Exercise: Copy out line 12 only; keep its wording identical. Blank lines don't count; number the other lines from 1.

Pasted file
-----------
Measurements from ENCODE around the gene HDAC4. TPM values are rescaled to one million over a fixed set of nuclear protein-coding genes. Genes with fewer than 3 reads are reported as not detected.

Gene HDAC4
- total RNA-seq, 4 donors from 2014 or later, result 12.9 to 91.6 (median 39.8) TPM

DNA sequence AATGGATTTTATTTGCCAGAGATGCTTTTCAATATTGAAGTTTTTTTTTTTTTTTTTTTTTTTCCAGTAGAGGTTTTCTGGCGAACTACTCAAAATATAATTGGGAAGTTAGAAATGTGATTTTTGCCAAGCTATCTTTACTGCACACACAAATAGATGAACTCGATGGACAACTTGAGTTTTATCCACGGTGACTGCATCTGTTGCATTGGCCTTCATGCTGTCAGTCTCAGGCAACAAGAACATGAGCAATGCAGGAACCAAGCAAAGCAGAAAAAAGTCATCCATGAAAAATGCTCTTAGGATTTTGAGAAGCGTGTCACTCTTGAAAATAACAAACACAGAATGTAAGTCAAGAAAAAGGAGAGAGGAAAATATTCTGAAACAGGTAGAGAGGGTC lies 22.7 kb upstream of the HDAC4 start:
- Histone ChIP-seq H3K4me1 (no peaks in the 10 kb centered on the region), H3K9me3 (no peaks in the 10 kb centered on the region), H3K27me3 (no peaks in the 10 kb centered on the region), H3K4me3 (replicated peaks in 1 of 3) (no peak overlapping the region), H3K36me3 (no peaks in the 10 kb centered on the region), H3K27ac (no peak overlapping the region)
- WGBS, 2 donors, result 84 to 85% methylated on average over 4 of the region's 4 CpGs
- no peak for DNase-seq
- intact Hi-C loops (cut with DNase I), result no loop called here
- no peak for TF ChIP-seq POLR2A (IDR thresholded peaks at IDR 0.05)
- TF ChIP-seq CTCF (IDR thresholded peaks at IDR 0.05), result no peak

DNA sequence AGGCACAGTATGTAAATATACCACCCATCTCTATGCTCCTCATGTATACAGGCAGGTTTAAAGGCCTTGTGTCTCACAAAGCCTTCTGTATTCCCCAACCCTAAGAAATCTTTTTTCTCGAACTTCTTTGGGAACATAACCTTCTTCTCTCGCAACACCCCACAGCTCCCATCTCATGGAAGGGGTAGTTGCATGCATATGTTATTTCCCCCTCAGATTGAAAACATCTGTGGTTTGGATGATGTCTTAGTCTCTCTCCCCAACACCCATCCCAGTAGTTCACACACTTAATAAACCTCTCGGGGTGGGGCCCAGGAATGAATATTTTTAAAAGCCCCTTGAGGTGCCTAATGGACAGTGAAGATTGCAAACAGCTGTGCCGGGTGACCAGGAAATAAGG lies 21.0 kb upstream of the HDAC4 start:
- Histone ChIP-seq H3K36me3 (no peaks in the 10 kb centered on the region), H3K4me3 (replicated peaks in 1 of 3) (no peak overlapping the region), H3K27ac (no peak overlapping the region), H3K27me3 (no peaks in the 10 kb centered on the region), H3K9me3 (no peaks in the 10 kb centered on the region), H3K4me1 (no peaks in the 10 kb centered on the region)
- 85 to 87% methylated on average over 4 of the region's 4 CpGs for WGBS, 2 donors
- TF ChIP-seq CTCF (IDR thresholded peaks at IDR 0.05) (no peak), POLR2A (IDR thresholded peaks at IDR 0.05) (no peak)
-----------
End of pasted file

- Histone ChIP-seq H3K36me3 (no peaks in the 10 kb centered on the region), H3K4me3 (replicated peaks in 1 of 3) (no peak overlapping the region), H3K27ac (no peak overlapping the region), H3K27me3 (no peaks in the 10 kb centered on the region), H3K9me3 (no peaks in the 10 kb centered on the region), H3K4me1 (no peaks in the 10 kb centered on the region)